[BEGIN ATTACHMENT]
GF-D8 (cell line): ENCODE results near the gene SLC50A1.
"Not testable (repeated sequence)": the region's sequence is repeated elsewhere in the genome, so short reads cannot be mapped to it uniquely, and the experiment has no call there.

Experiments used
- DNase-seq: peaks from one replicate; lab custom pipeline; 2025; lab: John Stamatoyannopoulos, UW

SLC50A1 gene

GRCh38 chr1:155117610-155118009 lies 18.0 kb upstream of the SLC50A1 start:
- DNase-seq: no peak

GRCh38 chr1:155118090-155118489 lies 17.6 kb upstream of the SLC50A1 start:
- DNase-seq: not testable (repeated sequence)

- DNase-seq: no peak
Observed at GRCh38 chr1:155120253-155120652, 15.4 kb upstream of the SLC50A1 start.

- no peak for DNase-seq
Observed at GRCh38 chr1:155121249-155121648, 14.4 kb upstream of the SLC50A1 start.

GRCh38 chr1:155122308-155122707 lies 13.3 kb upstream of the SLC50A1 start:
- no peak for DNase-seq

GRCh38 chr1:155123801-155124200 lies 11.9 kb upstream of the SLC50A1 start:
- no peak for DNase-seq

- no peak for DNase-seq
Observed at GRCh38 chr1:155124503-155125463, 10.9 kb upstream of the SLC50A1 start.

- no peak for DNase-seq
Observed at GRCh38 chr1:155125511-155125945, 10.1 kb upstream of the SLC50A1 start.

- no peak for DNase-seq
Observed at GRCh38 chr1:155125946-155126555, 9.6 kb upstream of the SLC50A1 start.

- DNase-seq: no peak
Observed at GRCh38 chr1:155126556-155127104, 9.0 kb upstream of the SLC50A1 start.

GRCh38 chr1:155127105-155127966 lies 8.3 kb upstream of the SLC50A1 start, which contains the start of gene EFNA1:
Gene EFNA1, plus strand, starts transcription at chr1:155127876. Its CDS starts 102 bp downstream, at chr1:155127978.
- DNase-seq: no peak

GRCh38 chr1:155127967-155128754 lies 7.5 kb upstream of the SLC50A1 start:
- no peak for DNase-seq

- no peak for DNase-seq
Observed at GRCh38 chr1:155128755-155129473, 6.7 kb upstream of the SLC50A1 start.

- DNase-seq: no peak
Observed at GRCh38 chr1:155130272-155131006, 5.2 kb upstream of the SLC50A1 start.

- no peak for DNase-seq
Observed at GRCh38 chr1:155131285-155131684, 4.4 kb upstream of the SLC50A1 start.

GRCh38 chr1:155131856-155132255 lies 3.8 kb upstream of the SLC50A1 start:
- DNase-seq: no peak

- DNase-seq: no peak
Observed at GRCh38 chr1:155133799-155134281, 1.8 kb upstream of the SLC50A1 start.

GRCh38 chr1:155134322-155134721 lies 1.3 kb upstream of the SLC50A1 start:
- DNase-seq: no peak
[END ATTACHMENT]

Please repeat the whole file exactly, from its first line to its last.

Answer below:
GF-D8 (cell line): ENCODE results near the gene SLC50A1.
"Not testable (repeated sequence)": the region's sequence is repeated elsewhere in the genome, so short reads cannot be mapped to it uniquely, and the experiment has no call there.

Experiments used
- DNase-seq: peaks from one replicate; lab custom pipeline; 2025; lab: John Stamatoyannopoulos, UW

SLC50A1 gene

GRCh38 chr1:155117610-155118009 lies 18.0 kb upstream of the SLC50A1 start:
- DNase-seq: no peak

GRCh38 chr1:155118090-155118489 lies 17.6 kb upstream of the SLC50A1 start:
- DNase-seq: not testable (repeated sequence)

- DNase-seq: no peak
Observed at GRCh38 chr1:155120253-155120652, 15.4 kb upstream of the SLC50A1 start.

- no peak for DNase-seq
Observed at GRCh38 chr1:155121249-155121648, 14.4 kb upstream of the SLC50A1 start.

GRCh38 chr1:155122308-155122707 lies 13.3 kb upstream of the SLC50A1 start:
- no peak for DNase-seq

GRCh38 chr1:155123801-155124200 lies 11.9 kb upstream of the SLC50A1 start:
- no peak for DNase-seq

- no peak for DNase-seq
Observed at GRCh38 chr1:155124503-155125463, 10.9 kb upstream of the SLC50A1 start.

- no peak for DNase-seq
Observed at GRCh38 chr1:155125511-155125945, 10.1 kb upstream of the SLC50A1 start.

- no peak for DNase-seq
Observed at GRCh38 chr1:155125946-155126555, 9.6 kb upstream of the SLC50A1 start.

- DNase-seq: no peak
Observed at GRCh38 chr1:155126556-155127104, 9.0 kb upstream of the SLC50A1 start.

GRCh38 chr1:155127105-155127966 lies 8.3 kb upstream of the SLC50A1 start, which contains the start of gene EFNA1:
Gene EFNA1, plus strand, starts transcription at chr1:155127876. Its CDS starts 102 bp downstream, at chr1:155127978.
- DNase-seq: no peak

GRCh38 chr1:155127967-155128754 lies 7.5 kb upstream of the SLC50A1 start:
- no peak for DNase-seq

- no peak for DNase-seq
Observed at GRCh38 chr1:155128755-155129473, 6.7 kb upstream of the SLC50A1 start.

- DNase-seq: no peak
Observed at GRCh38 chr1:155130272-155131006, 5.2 kb upstream of the SLC50A1 start.

- no peak for DNase-seq
Observed at GRCh38 chr1:155131285-155131684, 4.4 kb upstream of the SLC50A1 start.

GRCh38 chr1:155131856-155132255 lies 3.8 kb upstream of the SLC50A1 start:
- DNase-seq: no peak

- DNase-seq: no peak
Observed at GRCh38 chr1:155133799-155134281, 1.8 kb upstream of the SLC50A1 start.

GRCh38 chr1:155134322-155134721 lies 1.3 kb upstream of the SLC50A1 start:
- DNase-seq: no peak